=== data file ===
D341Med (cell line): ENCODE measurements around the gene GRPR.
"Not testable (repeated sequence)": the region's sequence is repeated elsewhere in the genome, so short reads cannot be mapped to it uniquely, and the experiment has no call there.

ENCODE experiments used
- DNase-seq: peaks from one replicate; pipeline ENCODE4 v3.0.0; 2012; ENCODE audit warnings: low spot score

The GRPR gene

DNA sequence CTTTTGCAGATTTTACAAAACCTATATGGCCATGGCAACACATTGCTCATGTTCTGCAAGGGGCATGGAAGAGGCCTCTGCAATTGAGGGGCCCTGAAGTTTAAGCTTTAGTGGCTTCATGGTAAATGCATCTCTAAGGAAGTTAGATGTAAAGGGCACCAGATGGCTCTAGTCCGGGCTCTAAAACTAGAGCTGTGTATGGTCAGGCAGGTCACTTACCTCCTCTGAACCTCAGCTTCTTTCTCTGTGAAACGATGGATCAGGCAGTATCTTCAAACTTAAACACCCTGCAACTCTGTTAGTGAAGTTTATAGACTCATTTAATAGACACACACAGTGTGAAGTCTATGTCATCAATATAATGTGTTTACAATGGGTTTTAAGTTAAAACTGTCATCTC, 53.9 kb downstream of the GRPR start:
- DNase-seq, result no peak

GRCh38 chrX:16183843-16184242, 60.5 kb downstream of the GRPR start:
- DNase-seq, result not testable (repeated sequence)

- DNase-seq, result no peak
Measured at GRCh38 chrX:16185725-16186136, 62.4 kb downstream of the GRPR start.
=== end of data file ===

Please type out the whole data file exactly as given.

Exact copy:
D341Med (cell line): ENCODE measurements around the gene GRPR.
"Not testable (repeated sequence)": the region's sequence is repeated elsewhere in the genome, so short reads cannot be mapped to it uniquely, and the experiment has no call there.

ENCODE experiments used
- DNase-seq: peaks from one replicate; pipeline ENCODE4 v3.0.0; 2012; ENCODE audit warnings: low spot score

The GRPR gene

DNA sequence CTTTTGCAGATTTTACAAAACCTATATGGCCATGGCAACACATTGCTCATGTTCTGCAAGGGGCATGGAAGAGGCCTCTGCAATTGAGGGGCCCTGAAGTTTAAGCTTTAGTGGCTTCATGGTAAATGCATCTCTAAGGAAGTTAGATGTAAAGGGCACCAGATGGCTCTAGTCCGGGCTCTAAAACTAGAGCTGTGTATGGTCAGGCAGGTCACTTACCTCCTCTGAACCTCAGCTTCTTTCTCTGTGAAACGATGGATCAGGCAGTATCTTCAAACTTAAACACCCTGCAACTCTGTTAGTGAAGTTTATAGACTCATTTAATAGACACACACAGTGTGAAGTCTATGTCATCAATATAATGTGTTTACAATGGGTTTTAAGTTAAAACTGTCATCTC, 53.9 kb downstream of the GRPR start:
- DNase-seq, result no peak

GRCh38 chrX:16183843-16184242, 60.5 kb downstream of the GRPR start:
- DNase-seq, result not testable (repeated sequence)

- DNase-seq, result no peak
Measured at GRCh38 chrX:16185725-16186136, 62.4 kb downstream of the GRPR start.